Today is the day before Thanksgiving (always the fourth Thursday in November), the most quintessentially American holiday I can name, right up there with July 4th (our Independence Day). This day before Thanksgiving is traditionally a very busy day for those celebrating — whether traveling from afar or preparing the food — so I thank you for opening this post and reading today.
Today is also November 22, a special anniversary for those of us of a certain age, here in the US. Today marks fifty-four years since President John Fitzgerald Kennedy was assassinated. The years of JFK’s presidency (1961-1963) came to be known as “Camelot” from the title song of the Broadway play by Alan J. Lerner and Frederick Loewe (based originally on the King Arthur legend), which had run during those years.
Over this past half century I’ve returned in memory often to that particular Camelot, though more so this past year. And, in this holiday time of giving thanks I realize anew how grateful I am for those Camelot years, when, under JFK’s leadership, we in this country strived to do good, both here at home and in the world.
- He gave us the Peace Corps, after all, and I was thrilled to be able to live out that forty year old dream when I finally joined with my husband in 2004 (read more about that here).
- He brilliantly maneuvered a path through the Cuban Missile Crisis, which had brought us as close as we’ve ever come to nuclear disaster, until the past 12 months; then he worked (with the USSR and the UK) to establish a test ban treaty which removed further nuclear tests from above ground.
- He initiated the Alliance For Progress, which in its short life brought progress to many in Latin America.
- And, here at home, he worked toward both civil rights for all Americans and equal pay regardless of gender.
Of course there were also failures; but, in my mind they pale when seen against the advances we made under his dynamic leadership.
Here is Richard Burton singing that title song, thanks to YouTube, which of course none of us back then could have imagined!
I like to give the lyrics to the songs I post. Here you go.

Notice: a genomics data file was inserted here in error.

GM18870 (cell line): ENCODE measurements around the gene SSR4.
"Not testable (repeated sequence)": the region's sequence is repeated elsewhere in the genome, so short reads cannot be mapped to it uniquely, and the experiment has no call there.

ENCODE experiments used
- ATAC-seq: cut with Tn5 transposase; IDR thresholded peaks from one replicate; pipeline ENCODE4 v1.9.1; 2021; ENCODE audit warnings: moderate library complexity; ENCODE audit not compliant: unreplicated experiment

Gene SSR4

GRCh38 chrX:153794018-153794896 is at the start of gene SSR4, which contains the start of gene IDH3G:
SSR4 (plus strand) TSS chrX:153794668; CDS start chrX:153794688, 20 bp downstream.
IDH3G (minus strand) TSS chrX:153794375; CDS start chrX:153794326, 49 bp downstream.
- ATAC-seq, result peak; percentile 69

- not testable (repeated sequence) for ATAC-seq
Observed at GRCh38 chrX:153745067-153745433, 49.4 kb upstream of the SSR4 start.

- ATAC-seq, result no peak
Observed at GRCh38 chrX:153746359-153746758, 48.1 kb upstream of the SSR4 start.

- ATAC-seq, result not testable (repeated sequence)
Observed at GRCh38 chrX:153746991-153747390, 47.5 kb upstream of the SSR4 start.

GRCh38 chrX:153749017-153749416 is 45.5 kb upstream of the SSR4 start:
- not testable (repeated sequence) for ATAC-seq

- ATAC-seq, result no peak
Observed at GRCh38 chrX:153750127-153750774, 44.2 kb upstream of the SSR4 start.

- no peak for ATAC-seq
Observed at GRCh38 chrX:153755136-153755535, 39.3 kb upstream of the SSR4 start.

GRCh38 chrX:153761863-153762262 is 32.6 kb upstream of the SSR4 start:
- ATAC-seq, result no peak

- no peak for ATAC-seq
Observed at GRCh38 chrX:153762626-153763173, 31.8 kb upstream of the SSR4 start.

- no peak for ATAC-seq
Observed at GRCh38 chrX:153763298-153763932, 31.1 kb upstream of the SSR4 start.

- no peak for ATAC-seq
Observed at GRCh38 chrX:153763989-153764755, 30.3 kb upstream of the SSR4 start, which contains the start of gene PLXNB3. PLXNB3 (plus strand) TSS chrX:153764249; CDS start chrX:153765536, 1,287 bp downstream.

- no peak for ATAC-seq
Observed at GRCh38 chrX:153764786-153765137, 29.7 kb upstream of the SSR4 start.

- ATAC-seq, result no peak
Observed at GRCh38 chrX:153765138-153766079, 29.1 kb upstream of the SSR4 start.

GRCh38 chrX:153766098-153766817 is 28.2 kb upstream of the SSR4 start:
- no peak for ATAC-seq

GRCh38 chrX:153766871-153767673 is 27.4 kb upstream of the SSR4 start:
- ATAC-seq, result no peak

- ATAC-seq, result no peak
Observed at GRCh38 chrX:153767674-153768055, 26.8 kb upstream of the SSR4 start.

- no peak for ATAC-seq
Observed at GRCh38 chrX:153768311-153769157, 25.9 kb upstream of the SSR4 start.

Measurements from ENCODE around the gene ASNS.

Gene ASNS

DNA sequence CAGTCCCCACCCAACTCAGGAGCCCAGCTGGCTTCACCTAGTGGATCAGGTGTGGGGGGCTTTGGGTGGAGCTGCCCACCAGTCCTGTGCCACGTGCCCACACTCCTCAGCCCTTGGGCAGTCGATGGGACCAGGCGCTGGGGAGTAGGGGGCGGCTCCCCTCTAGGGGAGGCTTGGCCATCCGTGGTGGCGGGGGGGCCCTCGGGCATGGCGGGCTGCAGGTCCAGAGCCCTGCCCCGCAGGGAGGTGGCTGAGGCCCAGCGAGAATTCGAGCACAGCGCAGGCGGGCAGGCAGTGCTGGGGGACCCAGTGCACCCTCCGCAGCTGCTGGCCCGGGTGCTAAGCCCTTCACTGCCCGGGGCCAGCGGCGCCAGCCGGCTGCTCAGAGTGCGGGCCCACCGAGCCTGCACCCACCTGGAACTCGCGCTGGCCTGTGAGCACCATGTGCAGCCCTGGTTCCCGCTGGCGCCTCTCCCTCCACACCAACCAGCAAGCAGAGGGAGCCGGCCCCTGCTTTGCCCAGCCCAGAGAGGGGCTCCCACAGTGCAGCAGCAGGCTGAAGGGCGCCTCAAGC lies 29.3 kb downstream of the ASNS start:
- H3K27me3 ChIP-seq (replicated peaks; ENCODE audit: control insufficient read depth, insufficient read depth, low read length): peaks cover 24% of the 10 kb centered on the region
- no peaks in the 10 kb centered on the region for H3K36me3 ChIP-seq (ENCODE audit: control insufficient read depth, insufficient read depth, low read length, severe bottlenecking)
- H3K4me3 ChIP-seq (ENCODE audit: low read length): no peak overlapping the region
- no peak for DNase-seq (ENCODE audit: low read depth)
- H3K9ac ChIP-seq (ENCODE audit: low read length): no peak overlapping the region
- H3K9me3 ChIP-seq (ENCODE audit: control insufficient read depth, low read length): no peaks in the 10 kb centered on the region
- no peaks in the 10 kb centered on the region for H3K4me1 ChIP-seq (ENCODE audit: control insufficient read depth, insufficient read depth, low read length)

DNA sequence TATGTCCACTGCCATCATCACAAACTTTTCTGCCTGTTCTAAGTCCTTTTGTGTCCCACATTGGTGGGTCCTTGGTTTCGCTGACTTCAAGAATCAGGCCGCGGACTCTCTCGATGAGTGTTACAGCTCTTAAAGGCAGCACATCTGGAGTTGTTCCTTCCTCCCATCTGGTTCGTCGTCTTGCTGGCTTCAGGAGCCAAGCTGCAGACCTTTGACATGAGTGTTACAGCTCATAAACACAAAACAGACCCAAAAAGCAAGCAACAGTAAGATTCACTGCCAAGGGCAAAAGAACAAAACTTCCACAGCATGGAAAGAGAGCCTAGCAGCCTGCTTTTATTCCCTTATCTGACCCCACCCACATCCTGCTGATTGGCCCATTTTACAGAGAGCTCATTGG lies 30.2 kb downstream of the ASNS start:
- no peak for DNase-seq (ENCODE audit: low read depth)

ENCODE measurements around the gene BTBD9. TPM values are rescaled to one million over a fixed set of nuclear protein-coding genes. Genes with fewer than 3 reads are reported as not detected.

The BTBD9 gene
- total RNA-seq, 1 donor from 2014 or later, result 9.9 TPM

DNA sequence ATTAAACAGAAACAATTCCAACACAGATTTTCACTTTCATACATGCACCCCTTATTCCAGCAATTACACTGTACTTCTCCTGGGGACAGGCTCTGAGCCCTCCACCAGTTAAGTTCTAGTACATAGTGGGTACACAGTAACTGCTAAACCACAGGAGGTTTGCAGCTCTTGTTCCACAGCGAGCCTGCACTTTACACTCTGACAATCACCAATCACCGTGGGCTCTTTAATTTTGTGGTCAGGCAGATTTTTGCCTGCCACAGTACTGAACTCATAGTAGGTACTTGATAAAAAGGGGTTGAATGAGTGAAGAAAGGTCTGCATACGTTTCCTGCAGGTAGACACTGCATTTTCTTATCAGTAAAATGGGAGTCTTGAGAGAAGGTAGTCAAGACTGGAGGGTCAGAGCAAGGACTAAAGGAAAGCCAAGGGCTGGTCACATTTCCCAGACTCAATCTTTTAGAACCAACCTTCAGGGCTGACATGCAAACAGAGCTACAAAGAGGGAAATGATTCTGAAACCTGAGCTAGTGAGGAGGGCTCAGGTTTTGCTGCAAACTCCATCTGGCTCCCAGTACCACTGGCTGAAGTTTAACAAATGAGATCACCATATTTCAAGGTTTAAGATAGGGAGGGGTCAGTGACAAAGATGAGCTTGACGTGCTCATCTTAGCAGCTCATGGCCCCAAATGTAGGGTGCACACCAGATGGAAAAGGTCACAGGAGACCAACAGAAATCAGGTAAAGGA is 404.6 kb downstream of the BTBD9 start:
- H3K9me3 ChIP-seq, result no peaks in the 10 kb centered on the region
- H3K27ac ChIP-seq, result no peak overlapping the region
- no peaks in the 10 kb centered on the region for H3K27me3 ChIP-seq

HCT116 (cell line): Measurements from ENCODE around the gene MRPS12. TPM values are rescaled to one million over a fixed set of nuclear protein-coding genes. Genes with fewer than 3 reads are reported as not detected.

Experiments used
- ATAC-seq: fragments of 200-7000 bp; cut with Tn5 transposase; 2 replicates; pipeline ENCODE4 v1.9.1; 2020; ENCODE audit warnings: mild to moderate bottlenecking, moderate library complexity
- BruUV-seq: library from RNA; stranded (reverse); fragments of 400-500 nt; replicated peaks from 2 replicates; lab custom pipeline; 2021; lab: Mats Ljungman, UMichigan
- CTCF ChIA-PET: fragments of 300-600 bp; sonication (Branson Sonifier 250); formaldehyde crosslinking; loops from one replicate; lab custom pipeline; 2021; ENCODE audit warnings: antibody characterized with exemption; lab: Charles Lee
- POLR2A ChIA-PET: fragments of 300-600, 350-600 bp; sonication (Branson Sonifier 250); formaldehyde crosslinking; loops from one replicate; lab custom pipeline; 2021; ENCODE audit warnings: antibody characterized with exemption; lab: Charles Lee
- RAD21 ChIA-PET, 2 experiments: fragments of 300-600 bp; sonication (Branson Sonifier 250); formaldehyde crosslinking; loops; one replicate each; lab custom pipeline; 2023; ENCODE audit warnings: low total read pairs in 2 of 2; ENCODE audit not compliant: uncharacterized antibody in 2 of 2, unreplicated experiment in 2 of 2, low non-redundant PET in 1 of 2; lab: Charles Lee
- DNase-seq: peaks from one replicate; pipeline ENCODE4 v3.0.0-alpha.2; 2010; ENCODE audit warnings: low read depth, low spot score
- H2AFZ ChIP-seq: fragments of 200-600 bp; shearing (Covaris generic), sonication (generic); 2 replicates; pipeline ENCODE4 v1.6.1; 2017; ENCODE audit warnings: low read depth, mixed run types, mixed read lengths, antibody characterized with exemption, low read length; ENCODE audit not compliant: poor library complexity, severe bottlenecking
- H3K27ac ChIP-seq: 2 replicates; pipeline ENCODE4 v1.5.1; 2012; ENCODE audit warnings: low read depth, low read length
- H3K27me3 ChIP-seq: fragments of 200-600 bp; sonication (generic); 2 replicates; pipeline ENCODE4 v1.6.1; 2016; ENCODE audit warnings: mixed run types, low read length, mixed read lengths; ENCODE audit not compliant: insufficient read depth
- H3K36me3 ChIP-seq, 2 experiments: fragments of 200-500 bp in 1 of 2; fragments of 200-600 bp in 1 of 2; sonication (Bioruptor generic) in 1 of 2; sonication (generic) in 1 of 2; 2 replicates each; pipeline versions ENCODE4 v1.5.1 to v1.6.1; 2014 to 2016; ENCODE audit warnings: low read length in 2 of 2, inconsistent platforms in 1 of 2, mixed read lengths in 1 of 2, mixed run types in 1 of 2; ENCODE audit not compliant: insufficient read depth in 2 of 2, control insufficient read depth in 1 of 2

[ARTHUR] It’s true! It’s true! The crown has made it clear. The climate must be perfect all the year.
A law was made a distant moon ago here: July and August cannot be too hot. And there’s a legal limit to the snow here In Camelot.
The winter is forbidden till December And exits March the second on the dot. By order, summer lingers through September In Camelot.
Camelot! Camelot! I know it sounds a bit bizarre, But in Camelot, Camelot That’s how conditions are.
The rain may never fall till after sundown. By eight, the morning fog must disappear. In short, there’s simply not a more congenial spot For happy-ever-aftering than here In Camelot.
Camelot! Camelot! I know it gives a person pause, But in Camelot, Camelot Those are the legal laws.
The snow may never slush upon the hillside. By nine p.m. the moonlight must appear. In short, there’s simply not a more congenial spot For happy-ever-aftering than here in Camelot.
Each evening, from December to December Before you drift to sleep upon your cot Think back on all the tales that you remember Of Camelot
Ask every person if he’s heard the story And tell it strong and clear if he has not That once there was a fleeting wisp of glory Called Camelot
[COMPANY] Camelot! Camelot! I know it gives a person pause But in Camelot, Camelot Those were the legal laws
[ARTHUR] Where once it never rained till after sundown By 8 a.m the morning fog had flown Don’t let it be forgot that once there was a spot For one brief shining moment
[COMPANY] That was known as Camelot
And so, as you gather around your Thanksgiving table tomorrow, I hope you’ll give thanks for the opportunity John F Kennedy gave us to know what our country is capable of. And let us not forget.
What are you grateful for from those Camelot years?
Inscription on the granite wall below President Kennedy's grave at Arlington National Cemetery
LET THE WORD GO FORTH FROM THIS TIME AND PLACE TO FRIEND AND FOE ALIKE THAT THE TORCH HAS BEEN PASSED TO A NEW GENERATION OF AMERICANS
LET EVERY NATION KNOW WHETHER IT WISHES US WELL OR ILL THAT WE SHALL PAY ANY PRICE – BEAR ANY BURDEN MEET ANY HARDSHIP – SUPPORT ANY FRIEND OPPOSE ANY FOE TO ASSURE THE SURVIVAL AND THE SUCCESS OF LIBERTY
NOW THE TRUMPET SUMMONS US AGAIN NOT AS A CALL TO BEAR ARMS – THOUGH EMBATTLED WE ARE BUT A CALL TO BEAR THE BURDEN OF A LONG TWILIGHT STRUGGLE A STRUGGLE AGAINST THE COMMON ENEMIES OF MAN TYRANNY – POVERTY – DISEASE – AND WAR ITSELF
IN THE LONG HISTORY OF THE WORLD ONLY A FEW GENERATIONS HAVE BEEN GRANTED THE ROLE OF DEFENDING FREEDOM IN ITS HOUR OF MAXIMUM DANGER I DO NOT SHRINK FROM THIS RESPONSIBILITY I WELCOME IT
THE ENERGY – THE FAITH – THE DEVOTION WHICH WE BRING TO THIS ENDEAVOR WILL LIGHT OUR COUNTRY AND ALL WHO SERVE IT AND THE GLOW FROM THAT FIRE CAN TRULY LIGHT THE WORLD
AND SO MY FELLOW AMERICANS ASK NOT WHAT YOUR COUNTRY CAN DO FOR YOU ASK WHAT YOU CAN DO FOR YOUR COUNTRY MY FELLOW CITIZENS OF THE WORLD – ASK NOT WHAT AMERICA CAN DO FOR YOU – BUT WHAT TOGETHER WE CAN DO FOR THE FREEDOM OF MAN
WITH A GOOD CONSCIENCE OUR ONLY SURE REWARD WITH HISTORY THE FINAL JUDGE OF OUR DEEDS LET US GO FORTH TO LEAD THE LAND WE LOVE – ASKING HIS BLESSING AND HIS HELP – BUT KNOWING THAT HERE ON EARTH GOD’S WORK MUST TRULY BE OUR OWN
Excerpts taken from President Kennedy’s January 1961 Inaugural Address. Stonework was done by John E. Benson of Newport, R.I.
Next week: A special post from the Southern Poverty Law Center